The mobility of the al Qaeda leadership can be in no doubt. The bad lands of the deep Sahara have long been traversed by the Tuareg and the Tebu, people for whom the artificial borders resulting from old colonial acquisitions have little meaning. They are able to traverse great arid regions which they know as well London Taxi drivers their own perplexing city. They share this talent with a number of Bedouin tribes who have traded across the Sahara from time immemorial. Thus it is possible for the al Qaeda franchises and the smuggling and the criminal bands to vanish into inhospitable and inaccessible country only reappear elsewhere to cause trouble. Rebellion and criminality is thus likely to pop up at any place in this vast arena to destabilise fragile economies and make refugees of hordes of people.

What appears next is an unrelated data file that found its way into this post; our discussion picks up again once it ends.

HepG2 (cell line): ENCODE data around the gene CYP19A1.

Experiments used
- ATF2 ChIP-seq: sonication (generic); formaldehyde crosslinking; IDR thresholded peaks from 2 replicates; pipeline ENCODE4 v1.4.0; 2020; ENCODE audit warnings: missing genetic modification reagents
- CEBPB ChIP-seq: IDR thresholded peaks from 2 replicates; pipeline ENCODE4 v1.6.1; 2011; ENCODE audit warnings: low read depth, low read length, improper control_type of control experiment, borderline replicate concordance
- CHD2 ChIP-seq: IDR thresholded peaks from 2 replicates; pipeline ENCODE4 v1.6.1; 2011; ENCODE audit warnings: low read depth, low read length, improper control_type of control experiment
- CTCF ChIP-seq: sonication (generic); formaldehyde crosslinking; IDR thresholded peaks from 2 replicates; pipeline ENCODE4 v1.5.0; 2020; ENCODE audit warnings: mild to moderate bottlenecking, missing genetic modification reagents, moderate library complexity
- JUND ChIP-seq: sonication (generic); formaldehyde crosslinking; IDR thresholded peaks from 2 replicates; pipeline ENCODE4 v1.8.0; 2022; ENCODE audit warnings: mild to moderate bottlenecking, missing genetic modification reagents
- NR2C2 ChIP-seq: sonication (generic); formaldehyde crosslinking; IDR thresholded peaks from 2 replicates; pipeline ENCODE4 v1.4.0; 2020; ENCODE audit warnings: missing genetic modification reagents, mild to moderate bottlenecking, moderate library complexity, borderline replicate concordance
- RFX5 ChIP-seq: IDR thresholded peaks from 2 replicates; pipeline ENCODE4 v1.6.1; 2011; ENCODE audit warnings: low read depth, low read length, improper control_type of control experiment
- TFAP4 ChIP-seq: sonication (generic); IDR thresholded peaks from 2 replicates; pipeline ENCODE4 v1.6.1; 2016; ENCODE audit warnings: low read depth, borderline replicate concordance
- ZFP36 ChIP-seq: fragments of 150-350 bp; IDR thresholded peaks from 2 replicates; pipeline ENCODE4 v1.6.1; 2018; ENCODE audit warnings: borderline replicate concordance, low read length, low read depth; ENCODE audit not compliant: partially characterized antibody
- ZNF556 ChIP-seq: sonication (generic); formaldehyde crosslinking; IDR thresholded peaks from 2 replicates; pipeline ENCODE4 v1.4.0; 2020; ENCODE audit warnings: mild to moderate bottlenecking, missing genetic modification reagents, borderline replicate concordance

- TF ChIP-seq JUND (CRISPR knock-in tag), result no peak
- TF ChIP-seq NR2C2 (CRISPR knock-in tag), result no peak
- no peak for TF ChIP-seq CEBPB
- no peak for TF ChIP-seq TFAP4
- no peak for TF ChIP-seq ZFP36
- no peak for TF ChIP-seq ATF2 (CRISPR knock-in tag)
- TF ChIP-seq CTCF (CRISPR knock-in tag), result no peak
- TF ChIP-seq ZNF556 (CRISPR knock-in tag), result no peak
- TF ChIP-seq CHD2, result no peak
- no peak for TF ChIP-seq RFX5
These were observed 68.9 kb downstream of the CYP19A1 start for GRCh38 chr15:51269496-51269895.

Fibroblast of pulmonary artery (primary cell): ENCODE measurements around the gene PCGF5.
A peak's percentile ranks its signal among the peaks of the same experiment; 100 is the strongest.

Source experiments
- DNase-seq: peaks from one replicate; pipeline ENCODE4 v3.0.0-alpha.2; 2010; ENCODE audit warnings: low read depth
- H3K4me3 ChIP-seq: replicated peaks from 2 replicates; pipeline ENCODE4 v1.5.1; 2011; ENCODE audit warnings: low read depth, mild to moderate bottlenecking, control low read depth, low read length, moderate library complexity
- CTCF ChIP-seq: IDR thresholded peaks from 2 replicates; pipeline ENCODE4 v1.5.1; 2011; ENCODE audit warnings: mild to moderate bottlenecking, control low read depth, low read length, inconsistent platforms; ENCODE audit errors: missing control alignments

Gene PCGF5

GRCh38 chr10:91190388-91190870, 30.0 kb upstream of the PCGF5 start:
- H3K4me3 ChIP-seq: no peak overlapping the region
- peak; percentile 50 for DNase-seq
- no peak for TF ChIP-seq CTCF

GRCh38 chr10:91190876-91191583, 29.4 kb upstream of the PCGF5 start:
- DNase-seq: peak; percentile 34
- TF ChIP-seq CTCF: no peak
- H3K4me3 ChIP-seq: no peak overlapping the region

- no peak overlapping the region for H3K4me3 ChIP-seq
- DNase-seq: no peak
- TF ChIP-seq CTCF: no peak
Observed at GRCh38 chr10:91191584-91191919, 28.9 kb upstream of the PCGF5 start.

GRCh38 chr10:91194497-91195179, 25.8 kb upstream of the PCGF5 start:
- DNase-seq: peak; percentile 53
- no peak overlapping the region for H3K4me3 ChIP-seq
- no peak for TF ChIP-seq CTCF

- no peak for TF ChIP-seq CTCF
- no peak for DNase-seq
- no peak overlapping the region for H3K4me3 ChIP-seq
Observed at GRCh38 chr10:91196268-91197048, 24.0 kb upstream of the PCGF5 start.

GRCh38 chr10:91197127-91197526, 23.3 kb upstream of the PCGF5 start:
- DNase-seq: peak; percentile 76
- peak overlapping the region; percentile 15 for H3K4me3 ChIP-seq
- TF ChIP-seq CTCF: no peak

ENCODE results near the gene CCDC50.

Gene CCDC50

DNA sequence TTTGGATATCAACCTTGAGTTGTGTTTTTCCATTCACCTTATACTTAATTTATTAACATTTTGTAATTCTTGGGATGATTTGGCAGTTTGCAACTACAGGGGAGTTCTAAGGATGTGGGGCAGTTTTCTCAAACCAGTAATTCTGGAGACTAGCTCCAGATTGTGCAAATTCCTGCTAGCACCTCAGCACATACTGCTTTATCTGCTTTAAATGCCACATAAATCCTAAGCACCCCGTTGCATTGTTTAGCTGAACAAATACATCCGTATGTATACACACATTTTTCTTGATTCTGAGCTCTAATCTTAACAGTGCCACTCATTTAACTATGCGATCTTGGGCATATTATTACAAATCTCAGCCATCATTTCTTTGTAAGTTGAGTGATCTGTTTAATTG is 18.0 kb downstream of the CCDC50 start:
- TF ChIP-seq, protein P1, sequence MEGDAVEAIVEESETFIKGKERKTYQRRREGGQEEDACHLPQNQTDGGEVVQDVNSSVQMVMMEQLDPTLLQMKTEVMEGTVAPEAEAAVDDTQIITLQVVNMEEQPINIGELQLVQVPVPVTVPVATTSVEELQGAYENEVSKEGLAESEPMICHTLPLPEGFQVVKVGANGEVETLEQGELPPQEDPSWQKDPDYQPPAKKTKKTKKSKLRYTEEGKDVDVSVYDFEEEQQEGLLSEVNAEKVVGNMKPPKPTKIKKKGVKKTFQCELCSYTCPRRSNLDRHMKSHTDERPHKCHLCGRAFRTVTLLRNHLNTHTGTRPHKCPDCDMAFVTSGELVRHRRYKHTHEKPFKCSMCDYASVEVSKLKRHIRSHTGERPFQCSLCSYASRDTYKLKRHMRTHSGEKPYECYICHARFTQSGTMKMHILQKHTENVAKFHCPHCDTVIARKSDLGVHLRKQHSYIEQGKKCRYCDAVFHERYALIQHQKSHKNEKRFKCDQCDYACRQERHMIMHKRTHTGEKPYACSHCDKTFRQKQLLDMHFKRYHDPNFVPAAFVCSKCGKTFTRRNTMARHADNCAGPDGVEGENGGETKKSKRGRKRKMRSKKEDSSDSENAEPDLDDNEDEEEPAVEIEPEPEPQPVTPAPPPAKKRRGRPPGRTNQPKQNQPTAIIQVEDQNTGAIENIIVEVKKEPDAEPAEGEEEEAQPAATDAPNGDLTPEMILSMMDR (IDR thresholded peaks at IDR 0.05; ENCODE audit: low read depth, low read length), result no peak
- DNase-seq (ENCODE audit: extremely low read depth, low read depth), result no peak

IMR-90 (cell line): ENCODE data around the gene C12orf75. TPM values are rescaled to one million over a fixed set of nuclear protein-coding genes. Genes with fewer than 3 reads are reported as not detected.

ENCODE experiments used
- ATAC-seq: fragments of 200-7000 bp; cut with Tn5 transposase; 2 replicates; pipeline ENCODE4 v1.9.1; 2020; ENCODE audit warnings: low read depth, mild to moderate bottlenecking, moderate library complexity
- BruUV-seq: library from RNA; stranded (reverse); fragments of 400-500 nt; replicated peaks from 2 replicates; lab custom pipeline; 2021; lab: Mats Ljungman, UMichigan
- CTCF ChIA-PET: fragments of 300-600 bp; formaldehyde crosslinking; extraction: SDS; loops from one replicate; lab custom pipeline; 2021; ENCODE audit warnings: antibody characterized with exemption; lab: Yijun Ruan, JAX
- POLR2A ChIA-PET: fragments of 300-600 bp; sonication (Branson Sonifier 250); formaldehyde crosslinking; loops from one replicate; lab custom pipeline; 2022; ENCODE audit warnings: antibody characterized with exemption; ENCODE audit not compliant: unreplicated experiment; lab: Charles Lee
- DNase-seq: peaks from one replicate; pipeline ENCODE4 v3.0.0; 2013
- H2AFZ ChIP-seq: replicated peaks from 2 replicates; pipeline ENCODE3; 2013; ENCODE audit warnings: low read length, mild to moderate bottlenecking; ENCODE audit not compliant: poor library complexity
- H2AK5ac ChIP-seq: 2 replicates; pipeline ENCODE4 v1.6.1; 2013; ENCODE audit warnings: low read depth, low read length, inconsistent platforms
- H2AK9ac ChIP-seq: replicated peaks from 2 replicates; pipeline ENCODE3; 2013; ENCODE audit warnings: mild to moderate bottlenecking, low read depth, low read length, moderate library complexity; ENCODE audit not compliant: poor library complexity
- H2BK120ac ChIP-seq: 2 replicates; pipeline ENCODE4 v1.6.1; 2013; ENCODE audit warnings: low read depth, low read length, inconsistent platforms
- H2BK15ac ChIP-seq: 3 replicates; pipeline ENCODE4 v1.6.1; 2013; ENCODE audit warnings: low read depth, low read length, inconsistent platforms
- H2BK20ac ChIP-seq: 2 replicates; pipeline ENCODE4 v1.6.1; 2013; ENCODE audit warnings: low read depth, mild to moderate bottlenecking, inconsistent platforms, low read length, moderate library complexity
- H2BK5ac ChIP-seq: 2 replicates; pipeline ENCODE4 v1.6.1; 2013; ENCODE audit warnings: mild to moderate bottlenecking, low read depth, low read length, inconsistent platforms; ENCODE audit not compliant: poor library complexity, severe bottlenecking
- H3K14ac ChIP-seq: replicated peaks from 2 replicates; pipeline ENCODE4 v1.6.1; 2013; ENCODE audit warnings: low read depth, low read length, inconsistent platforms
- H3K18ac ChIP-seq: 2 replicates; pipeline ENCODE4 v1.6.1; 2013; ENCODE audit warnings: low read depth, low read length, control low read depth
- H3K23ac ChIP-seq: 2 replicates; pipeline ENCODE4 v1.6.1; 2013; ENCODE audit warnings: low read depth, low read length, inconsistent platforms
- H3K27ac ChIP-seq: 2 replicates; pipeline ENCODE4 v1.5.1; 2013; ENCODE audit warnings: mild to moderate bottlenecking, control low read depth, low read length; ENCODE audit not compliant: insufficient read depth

The French may dread the possibility of a successful coup against the Déby regime precipitated by the fall of Gaddafi and the instability in the Sahel region. Al Qaeda in the Islamic Maghreb must anticipate the possibility with increasing confidence.

Update 2nd March 2013

Al Qaeda leader probably killed by Chadian forces

http://www.telegraph.co.uk/news/worldnews/africaandindianocean/algeria/9905145/Al-Qaeda-commander-behind-Algeria-gas-plant-attack-killed-in-Mali.html

Update 3rd March 2013
More on the possible killing of an al Qaeda leader by Chadian forces:
http://www.telegraph.co.uk/news/worldnews/africaandindianocean/algeria/9905870/Mokhtar-Belmokhtars-death-could-have-repercussions-for-French-hostages.html